Also published at Orange County Register.
Our state government agencies must deal with an enormous number of requests and extremely complex challenges. Technology has long been California’s answer to handling both.
For years, however, our state government has fumbled this task. We are the cradle of world-changing technology, but our government has relied on worthless technology and paid billions of dollars repeatedly for failed fixes. It’s proof that something is wrong with our state government—something that must change now.
In the past two years, we have suffered through massive failures by state agencies that directly affect the lives of most Californians. The Department of Motor Vehicles (DMV), Employment Development Division (EDD), and the many agencies the Administration has tasked with COVID-19 response have put millions of Californians at risk because of chaotic and ineffective leadership.
For example, DMV has been a problem for at least 20 years. Endless news reports document its inability to provide even basic services without leaving millions of Californians standing in line for much of a day. Those who have paid online or by mail early to renew their licenses, which DMV claims will speed the process, haven’t received their replacement licenses for months, effectively rewarding drivers only if they act with the same sloth-like pace of DMV.
But, DMV’s fiascos are not simply inconvenient, they also pose significant threats. DMV has been unable to provide driver’s licenses that meet federal regulations despite receiving millions in special funding for that purpose. This failure impacts businesses, higher education, and families who need to travel.
Last year, Governor Gavin Newsom created a 13-member strike force of state employees to fix these problems. The strike force’s solution: Adopt a “Get it right the first time” mission, allow drivers to pay with credit cards or e-pay apps for the first time, and increase online services.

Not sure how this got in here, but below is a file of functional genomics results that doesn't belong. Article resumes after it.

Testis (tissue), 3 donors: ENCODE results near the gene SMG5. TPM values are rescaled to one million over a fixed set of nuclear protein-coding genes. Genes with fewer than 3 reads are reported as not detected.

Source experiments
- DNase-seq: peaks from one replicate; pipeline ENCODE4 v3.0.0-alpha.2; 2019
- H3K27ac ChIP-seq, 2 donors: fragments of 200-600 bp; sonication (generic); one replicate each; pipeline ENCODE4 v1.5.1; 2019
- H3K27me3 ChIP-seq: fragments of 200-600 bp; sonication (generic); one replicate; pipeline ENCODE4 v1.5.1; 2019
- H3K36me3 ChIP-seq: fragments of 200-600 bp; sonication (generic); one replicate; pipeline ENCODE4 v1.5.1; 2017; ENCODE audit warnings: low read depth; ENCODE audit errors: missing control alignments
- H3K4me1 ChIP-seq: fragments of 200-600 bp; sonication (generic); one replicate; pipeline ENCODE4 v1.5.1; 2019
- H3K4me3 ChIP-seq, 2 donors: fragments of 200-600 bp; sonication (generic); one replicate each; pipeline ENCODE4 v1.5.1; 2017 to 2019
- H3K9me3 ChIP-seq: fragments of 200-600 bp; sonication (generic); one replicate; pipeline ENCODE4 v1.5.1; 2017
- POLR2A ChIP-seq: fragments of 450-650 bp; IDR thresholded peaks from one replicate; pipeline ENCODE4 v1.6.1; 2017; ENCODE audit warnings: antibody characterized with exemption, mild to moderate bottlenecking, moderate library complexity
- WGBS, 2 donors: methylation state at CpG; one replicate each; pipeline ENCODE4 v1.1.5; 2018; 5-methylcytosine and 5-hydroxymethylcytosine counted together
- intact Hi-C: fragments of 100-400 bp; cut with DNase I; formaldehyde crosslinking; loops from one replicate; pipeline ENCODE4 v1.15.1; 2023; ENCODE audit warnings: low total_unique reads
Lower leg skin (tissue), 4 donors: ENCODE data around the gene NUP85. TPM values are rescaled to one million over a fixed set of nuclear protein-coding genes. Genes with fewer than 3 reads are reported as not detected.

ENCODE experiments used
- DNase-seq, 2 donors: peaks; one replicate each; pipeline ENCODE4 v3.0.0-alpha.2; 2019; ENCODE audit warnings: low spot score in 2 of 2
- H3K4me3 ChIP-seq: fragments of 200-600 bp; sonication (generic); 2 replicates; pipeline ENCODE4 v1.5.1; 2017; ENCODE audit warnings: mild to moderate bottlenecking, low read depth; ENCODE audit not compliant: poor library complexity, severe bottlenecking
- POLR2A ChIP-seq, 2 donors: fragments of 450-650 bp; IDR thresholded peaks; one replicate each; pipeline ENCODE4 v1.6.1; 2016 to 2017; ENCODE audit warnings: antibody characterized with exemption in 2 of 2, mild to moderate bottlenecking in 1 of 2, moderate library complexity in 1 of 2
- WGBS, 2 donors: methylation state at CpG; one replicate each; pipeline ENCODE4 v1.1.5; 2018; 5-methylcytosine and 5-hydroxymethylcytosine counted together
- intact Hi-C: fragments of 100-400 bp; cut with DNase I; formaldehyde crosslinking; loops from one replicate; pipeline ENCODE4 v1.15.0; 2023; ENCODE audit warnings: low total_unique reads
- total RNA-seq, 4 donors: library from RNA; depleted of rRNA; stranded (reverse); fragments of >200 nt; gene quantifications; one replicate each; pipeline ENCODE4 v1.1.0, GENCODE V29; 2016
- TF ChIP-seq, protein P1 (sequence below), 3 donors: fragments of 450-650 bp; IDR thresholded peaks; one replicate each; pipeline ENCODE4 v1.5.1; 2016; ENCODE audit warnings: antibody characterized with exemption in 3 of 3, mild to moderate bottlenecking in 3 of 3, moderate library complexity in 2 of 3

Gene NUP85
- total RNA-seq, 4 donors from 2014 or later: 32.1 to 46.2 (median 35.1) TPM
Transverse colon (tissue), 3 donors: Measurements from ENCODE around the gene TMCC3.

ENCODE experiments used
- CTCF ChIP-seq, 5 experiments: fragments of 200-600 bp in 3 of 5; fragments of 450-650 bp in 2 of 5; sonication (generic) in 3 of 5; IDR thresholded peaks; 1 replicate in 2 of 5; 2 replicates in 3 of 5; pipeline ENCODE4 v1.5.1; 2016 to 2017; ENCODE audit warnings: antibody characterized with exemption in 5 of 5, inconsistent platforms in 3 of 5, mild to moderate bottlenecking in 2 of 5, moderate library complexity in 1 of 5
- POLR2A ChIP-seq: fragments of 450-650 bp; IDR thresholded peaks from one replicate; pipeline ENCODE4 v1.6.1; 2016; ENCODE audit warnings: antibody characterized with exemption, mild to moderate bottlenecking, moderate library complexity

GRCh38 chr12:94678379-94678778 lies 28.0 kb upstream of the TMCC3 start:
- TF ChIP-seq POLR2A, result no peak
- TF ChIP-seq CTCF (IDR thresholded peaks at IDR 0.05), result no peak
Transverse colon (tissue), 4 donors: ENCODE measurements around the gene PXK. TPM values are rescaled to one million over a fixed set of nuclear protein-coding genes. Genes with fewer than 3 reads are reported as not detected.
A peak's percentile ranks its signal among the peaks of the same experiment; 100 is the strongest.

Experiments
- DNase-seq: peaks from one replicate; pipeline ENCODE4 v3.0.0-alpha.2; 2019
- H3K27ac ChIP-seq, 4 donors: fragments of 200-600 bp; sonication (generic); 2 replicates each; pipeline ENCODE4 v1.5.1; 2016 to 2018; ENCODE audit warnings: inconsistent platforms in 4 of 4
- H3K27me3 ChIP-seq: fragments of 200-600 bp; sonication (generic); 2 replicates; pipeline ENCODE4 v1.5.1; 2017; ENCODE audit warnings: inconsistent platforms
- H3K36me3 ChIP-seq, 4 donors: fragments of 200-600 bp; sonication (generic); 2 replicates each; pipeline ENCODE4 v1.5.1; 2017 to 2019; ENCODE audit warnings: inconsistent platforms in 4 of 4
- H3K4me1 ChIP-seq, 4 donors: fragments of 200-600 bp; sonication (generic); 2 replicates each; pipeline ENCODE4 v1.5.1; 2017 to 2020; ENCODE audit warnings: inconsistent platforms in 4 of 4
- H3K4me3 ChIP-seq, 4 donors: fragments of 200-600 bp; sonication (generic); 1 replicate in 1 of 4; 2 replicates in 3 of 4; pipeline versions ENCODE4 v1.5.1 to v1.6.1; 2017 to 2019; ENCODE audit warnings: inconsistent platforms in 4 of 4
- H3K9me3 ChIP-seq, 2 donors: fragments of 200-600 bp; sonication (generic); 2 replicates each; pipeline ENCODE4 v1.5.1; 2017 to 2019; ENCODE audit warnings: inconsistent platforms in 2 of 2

The Employment Development Division’s (EDD) failed technology has stopped unemployment benefits needed by one million or more Californians who lost their jobs due to the COVID-19 pandemic. Many of them have been waiting since March for unemployment checks they can use for to cover food, rent, utilities, and medical care, but EDD officials say the checks won’t come until September.
EDD has known its IT system kicks out many people who’ve qualified for unemployment benefits. The agency has paid millions in no-bid contracts to fix those problems without success and had an identical processing problem in 2010.
The agency awarded the same failed contractor another contract for $5 million during the current crisis to fix this ongoing problem. Neither the governor nor EDD has forced the contractor to fulfill its promises. A “strike force” of other government employees is unlikely to achieve a different result. It simply extends the financial pain of those in need of unemployment benefits and forces taxpayers to pay millions more dollars for fixes that are never made.
That’s why I have called for an audit of the EDD. As the public learned just days ago, data identifying the number of Californians infected with the coronavirus is massively flawed, leaving everyone at a higher risk of exposure to COVID despite the six-month statewide shutdown of most normal activities.
This revelation brings into question how many people have actually died from the disease and if the economic disruption was inevitable. Bad data also may have prevented information about those infected from being used to develop successful treatment or prevention.
Leadership at any level means accountability. The governor must appoint senior staff to tackle these challenges and ensure the services they oversee are delivered. He also must work with the legislature to create, implement, and oversee effective state government.